Science, the Google memo, & our usual political hysteria

Summary: The Google memo shows how, as usual in America, chaos results when politics and science collide. Here are notes by James Bowman, journalists, and scientists explaining different aspects of the debate to us.

Men and Women


  1. Bowman looks at the debate.
  2. Articles mentioned.
  3. Scientists comment on the Google memo.
  4. About James Bowman.
  5. For More Information.
  6. About honor.


Bowman looks at the debate about the Google memo.

From his website, 16 August 2017.
Reposted with his generous permission.

In all the fuss over Google’s firing of an engineer named James Damore (surely a corruption of “D’amore”?) for expressing an opinion about sex differences {in the Google memo}, the main focus has been upon the poor fellow’s right to freedom of speech, if any, with only secondary consideration being given to the merits, if any, which may be allowed to his point of view.

When that subject comes up, so, inevitably, does science. Or “science,” since when science is invoked to resolve a political argument it is rarely science in the strict sense. Usually it means the opinions of some scientist or group of scientists whose political views almost certainly antedate their scientific researches but, nevertheless, somehow turn out to have been confirmed by them.

Brain Storm: The Flaws in the Science of Sex Differences
Available at Amazon.

At the weekend, we had a good example of this process in contrasting articles which appeared in London’s Sunday Telegraph and Sunday Times. In the Telegraph, Zoe Strimpel writes that “Damore seems oblivious to the vigorous critique of these ideas that has been ongoing for a good twenty years or more,” mentioning in particular “such books such as Brain Gender by the Cambridge professor of psychology Melissa Hines and Columbia professor Rebecca Jordan-Young’s Brain Storm: The Flaws in the Science of Sex Differences.” We infer that these books take a different view of sex differences from Mr Damore’s, though Ms Strimpel seems to suppose that their scientific credentials, reduced here to the universities where they do their research, make any rehearsal of their arguments unnecessary.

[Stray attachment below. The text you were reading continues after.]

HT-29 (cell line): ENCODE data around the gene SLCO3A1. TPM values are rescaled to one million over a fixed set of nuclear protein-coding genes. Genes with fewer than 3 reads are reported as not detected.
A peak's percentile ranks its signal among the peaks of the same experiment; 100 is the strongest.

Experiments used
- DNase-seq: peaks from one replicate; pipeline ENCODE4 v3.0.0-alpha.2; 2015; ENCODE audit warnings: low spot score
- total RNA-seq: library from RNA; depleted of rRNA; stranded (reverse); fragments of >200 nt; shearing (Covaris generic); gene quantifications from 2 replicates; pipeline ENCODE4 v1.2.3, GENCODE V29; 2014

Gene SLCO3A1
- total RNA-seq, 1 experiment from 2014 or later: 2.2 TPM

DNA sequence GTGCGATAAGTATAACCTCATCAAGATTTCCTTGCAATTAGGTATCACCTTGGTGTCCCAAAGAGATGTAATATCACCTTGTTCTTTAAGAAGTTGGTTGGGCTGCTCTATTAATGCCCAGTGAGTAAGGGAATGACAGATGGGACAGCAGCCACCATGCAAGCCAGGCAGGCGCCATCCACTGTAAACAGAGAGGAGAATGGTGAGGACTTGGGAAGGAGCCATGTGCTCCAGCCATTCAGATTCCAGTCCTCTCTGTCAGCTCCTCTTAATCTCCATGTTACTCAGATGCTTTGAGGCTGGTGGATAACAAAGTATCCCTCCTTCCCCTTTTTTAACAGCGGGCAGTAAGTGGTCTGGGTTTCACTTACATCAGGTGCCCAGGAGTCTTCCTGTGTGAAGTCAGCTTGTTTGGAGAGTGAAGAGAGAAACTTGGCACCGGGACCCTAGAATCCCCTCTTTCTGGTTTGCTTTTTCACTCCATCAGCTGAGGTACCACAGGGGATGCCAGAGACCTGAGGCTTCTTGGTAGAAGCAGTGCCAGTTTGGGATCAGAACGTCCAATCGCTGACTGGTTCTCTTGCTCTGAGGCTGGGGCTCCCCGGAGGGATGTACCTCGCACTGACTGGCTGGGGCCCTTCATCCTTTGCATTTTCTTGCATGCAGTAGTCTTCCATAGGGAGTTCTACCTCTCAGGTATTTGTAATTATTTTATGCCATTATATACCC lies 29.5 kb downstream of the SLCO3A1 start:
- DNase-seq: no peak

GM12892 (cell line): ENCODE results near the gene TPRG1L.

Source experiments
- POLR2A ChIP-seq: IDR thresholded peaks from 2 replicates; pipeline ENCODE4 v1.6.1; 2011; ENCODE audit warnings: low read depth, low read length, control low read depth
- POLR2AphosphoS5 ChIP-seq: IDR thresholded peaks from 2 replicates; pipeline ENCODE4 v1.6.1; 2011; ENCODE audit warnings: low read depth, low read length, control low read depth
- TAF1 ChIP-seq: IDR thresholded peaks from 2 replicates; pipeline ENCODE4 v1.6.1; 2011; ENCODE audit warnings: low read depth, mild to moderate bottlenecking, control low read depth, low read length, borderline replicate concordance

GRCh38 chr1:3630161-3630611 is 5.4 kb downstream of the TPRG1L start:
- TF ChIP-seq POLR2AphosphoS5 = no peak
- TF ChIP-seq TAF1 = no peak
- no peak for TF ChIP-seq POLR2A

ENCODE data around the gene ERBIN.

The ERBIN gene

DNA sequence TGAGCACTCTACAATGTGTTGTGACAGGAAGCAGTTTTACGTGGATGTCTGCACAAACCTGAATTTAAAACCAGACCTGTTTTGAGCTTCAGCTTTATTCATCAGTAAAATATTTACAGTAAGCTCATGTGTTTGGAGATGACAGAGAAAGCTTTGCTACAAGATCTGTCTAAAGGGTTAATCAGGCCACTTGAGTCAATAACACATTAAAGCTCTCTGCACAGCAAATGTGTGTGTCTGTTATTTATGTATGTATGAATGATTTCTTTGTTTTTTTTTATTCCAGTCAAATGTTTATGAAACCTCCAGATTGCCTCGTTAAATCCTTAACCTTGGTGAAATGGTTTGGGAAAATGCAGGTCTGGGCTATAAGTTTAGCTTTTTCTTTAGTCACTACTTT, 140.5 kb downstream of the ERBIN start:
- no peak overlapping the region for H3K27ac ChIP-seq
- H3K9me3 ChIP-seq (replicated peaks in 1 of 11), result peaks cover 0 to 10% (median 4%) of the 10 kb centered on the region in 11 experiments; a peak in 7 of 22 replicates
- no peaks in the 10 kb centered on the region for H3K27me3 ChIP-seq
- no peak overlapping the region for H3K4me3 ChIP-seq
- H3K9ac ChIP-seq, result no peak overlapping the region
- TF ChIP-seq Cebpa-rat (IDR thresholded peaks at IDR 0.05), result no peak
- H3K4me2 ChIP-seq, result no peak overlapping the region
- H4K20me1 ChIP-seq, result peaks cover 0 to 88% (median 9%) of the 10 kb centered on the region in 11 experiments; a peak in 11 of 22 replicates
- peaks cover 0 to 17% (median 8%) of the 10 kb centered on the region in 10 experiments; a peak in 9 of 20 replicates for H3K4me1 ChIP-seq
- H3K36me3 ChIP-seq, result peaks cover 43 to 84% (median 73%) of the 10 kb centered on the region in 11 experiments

Meanwhile, over at The Sunday Times, Dominic Lawson cites “a recent article in the journal Stanford Medicine on ‘the cognitive difference between men and women’” and “a fascinating article by the academic psychologist Lee Jussim” as being equally conclusive the other way. Professor Jussim isn’t assigned to a prestigious institution of higher learning like Cambridge or Columbia (or Stanford) but if you look up his Wikipedia article you will find that his affiliation is with Rutgers University in New Jersey. You will also find that the article is “being considered for deletion” on the ostensible grounds that the professor “doesn’t appear to meet any of the notability guidelines for academics.”

Brain Gender
Available at Amazon.

I guess Mr Lawson’s and The Sunday Times’s mention doesn’t do any good for Dr Jussim’s fulfilment of Wikipedia’s notability guidelines, though one can guess at other reasons why those who regard views like his as scandalous might be as keen to get him out of Wikipedia as Sundar Pichai was to get Mr Damore out of Google.

At any rate, whenever anyone mentions “science” as an authority these days, on sex differences as on global warming, we need to bear in mind that “science” today does not exclude — as science properly so-called must exclude — efforts such as these to silence heterodox opinions. As a result, science has lost some if not all of its credibility and authority, since we can never be sure if its claims are based on the science or the politics which is now allowed to monitor it.